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Found 6 results

  1. Benton Frisse

    Viking Era Blacksmithing Class

    Took a Viking Era Blacksmithing class taught by Mr. Elmer Roush a few weeks ago. Great class! We went over mammen pattern axes, spears, arrowheads, and some other pattern axes. I was able to forge a large spear (my favorite exercise from the class), a mammen pattern axe, a mess of arrowheads (none of which I was super proud of, need more practice with those), and I managed to squeak in a tomahawk on the last day for fun! Great class, great facilities at John C. Campbell Folk School, great FOOD, and a truly inspiring, down to earth, helpful instructor and assistant. I can't wait to go back and learn more from Elmer. I've never forged a spear before but I think I truly enjoyed forging the spear more than I do axes, tomahawks, knives, or whatever. What a fun process! The spear, hawk, and axe are all A36 with 1095 welded cutting edges and bits. The arrowheads are all mild. Thanks for looking! Moderators, I put this in historical based on the title, my apologies if it is improperly located!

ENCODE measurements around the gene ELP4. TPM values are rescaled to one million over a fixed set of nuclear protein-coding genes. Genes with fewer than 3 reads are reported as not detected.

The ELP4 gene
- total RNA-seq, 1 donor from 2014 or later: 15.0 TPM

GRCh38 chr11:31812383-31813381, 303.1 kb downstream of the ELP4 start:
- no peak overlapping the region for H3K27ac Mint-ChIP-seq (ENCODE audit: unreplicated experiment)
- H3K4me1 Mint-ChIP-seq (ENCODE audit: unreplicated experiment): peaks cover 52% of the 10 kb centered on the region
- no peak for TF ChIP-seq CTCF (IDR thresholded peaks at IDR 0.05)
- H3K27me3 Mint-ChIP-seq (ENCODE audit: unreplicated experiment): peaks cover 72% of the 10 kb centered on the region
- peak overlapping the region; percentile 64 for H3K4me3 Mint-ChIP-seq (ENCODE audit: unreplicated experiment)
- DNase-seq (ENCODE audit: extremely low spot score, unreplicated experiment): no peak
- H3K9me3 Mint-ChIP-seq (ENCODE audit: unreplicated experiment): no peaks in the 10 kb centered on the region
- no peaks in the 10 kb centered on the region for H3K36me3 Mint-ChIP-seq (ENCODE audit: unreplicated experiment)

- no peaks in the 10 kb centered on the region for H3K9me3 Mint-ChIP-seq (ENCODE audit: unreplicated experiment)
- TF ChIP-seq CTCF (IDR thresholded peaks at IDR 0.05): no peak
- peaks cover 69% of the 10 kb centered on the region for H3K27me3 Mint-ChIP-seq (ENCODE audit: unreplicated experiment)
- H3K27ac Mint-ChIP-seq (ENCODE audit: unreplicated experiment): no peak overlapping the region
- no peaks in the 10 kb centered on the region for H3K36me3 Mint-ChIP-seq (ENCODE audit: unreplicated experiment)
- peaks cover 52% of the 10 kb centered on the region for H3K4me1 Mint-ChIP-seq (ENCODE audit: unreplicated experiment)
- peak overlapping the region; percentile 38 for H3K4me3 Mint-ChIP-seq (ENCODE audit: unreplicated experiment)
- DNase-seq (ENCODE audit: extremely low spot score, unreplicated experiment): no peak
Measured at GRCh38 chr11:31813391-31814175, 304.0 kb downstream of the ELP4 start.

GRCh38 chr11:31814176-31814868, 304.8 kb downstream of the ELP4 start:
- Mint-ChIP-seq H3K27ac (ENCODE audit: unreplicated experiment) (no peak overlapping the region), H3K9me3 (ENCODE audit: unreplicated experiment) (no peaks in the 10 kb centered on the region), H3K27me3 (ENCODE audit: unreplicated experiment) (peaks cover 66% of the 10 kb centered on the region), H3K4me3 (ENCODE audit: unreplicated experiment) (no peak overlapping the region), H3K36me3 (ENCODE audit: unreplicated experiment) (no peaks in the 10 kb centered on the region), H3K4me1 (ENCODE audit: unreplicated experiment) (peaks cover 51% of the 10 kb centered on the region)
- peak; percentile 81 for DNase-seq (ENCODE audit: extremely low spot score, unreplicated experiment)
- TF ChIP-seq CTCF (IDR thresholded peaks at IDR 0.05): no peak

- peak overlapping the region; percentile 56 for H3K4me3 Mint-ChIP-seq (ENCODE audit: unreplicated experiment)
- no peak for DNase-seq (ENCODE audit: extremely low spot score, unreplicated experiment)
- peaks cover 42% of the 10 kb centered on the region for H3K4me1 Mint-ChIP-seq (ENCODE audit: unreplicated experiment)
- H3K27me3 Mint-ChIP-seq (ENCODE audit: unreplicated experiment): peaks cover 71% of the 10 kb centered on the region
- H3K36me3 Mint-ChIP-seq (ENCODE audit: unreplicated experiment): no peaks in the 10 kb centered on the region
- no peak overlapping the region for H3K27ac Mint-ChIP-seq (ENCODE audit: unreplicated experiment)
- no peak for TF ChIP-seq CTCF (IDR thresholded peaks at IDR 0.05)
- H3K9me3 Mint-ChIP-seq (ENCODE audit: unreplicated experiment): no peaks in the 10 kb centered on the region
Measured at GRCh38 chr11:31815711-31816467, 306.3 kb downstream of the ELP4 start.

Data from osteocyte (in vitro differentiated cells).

2. So I was making a Christmas gift out of an old chisel with a rotted handle. After drawing out and finishing the blade, I was left with the round socket and a short but rather thick "nub" from the base of the chisel. I knew the socket was a bit small for a spear, but in between cooling period from other projects I started drawing out the nub into a blade. I didn't think it had enough metal to make a normal looking spear head, but as always, there was plenty once I started getting it flat. As it happened, I also had a broken rake from this year's fall cleanup in the shed, and its handle fit nearly perfectly into the socket. So, I sanded it, hit it with the torch to give it an aged look, then rubbed in a little stain, and pinned the head on. The end product isn't exactly what I'd call battle ready (really only because of the comparatively flimsy rake handle, the head is solid, if only a little small)... But for something that took an hour of my time (not counting tempering, obviously) and is literally made out of my garbage, I'm actually pretty tickled about how it came out. DEFINITELY going to try spear making again, the right way, once I get the proper equipment.